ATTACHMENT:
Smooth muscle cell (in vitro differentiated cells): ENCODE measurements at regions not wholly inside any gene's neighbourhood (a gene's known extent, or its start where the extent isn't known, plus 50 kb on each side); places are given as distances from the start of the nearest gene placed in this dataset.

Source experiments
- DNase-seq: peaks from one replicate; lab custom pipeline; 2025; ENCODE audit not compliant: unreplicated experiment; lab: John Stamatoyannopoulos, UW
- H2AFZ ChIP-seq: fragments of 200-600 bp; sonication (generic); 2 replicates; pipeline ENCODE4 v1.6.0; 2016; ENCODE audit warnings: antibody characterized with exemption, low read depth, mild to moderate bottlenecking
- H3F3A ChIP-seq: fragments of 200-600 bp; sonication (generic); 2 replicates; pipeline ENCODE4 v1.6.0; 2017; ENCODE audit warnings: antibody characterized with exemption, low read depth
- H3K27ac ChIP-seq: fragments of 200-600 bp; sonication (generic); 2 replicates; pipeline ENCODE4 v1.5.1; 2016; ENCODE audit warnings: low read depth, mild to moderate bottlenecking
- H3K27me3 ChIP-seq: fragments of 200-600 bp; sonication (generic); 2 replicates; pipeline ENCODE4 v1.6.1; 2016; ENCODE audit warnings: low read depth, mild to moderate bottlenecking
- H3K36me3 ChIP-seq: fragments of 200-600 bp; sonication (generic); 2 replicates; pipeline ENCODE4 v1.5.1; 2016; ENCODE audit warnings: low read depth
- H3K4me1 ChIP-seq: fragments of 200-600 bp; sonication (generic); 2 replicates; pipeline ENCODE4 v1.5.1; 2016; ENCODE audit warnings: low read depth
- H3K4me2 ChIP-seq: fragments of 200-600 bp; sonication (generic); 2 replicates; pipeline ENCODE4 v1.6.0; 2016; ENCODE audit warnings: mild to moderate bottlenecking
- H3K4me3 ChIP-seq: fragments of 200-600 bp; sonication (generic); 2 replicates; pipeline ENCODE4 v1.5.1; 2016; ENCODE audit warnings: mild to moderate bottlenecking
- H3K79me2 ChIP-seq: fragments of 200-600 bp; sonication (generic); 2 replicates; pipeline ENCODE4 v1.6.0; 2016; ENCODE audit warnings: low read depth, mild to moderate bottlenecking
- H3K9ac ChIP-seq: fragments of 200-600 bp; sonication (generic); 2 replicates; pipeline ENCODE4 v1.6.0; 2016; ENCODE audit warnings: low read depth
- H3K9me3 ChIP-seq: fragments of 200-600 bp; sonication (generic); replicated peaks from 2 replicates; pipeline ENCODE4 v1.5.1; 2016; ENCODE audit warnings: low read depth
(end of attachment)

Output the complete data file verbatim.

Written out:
Smooth muscle cell (in vitro differentiated cells): ENCODE measurements at regions not wholly inside any gene's neighbourhood (a gene's known extent, or its start where the extent isn't known, plus 50 kb on each side); places are given as distances from the start of the nearest gene placed in this dataset.

Source experiments
- DNase-seq: peaks from one replicate; lab custom pipeline; 2025; ENCODE audit not compliant: unreplicated experiment; lab: John Stamatoyannopoulos, UW
- H2AFZ ChIP-seq: fragments of 200-600 bp; sonication (generic); 2 replicates; pipeline ENCODE4 v1.6.0; 2016; ENCODE audit warnings: antibody characterized with exemption, low read depth, mild to moderate bottlenecking
- H3F3A ChIP-seq: fragments of 200-600 bp; sonication (generic); 2 replicates; pipeline ENCODE4 v1.6.0; 2017; ENCODE audit warnings: antibody characterized with exemption, low read depth
- H3K27ac ChIP-seq: fragments of 200-600 bp; sonication (generic); 2 replicates; pipeline ENCODE4 v1.5.1; 2016; ENCODE audit warnings: low read depth, mild to moderate bottlenecking
- H3K27me3 ChIP-seq: fragments of 200-600 bp; sonication (generic); 2 replicates; pipeline ENCODE4 v1.6.1; 2016; ENCODE audit warnings: low read depth, mild to moderate bottlenecking
- H3K36me3 ChIP-seq: fragments of 200-600 bp; sonication (generic); 2 replicates; pipeline ENCODE4 v1.5.1; 2016; ENCODE audit warnings: low read depth
- H3K4me1 ChIP-seq: fragments of 200-600 bp; sonication (generic); 2 replicates; pipeline ENCODE4 v1.5.1; 2016; ENCODE audit warnings: low read depth
- H3K4me2 ChIP-seq: fragments of 200-600 bp; sonication (generic); 2 replicates; pipeline ENCODE4 v1.6.0; 2016; ENCODE audit warnings: mild to moderate bottlenecking
- H3K4me3 ChIP-seq: fragments of 200-600 bp; sonication (generic); 2 replicates; pipeline ENCODE4 v1.5.1; 2016; ENCODE audit warnings: mild to moderate bottlenecking
- H3K79me2 ChIP-seq: fragments of 200-600 bp; sonication (generic); 2 replicates; pipeline ENCODE4 v1.6.0; 2016; ENCODE audit warnings: low read depth, mild to moderate bottlenecking
- H3K9ac ChIP-seq: fragments of 200-600 bp; sonication (generic); 2 replicates; pipeline ENCODE4 v1.6.0; 2016; ENCODE audit warnings: low read depth
- H3K9me3 ChIP-seq: fragments of 200-600 bp; sonication (generic); replicated peaks from 2 replicates; pipeline ENCODE4 v1.5.1; 2016; ENCODE audit warnings: low read depth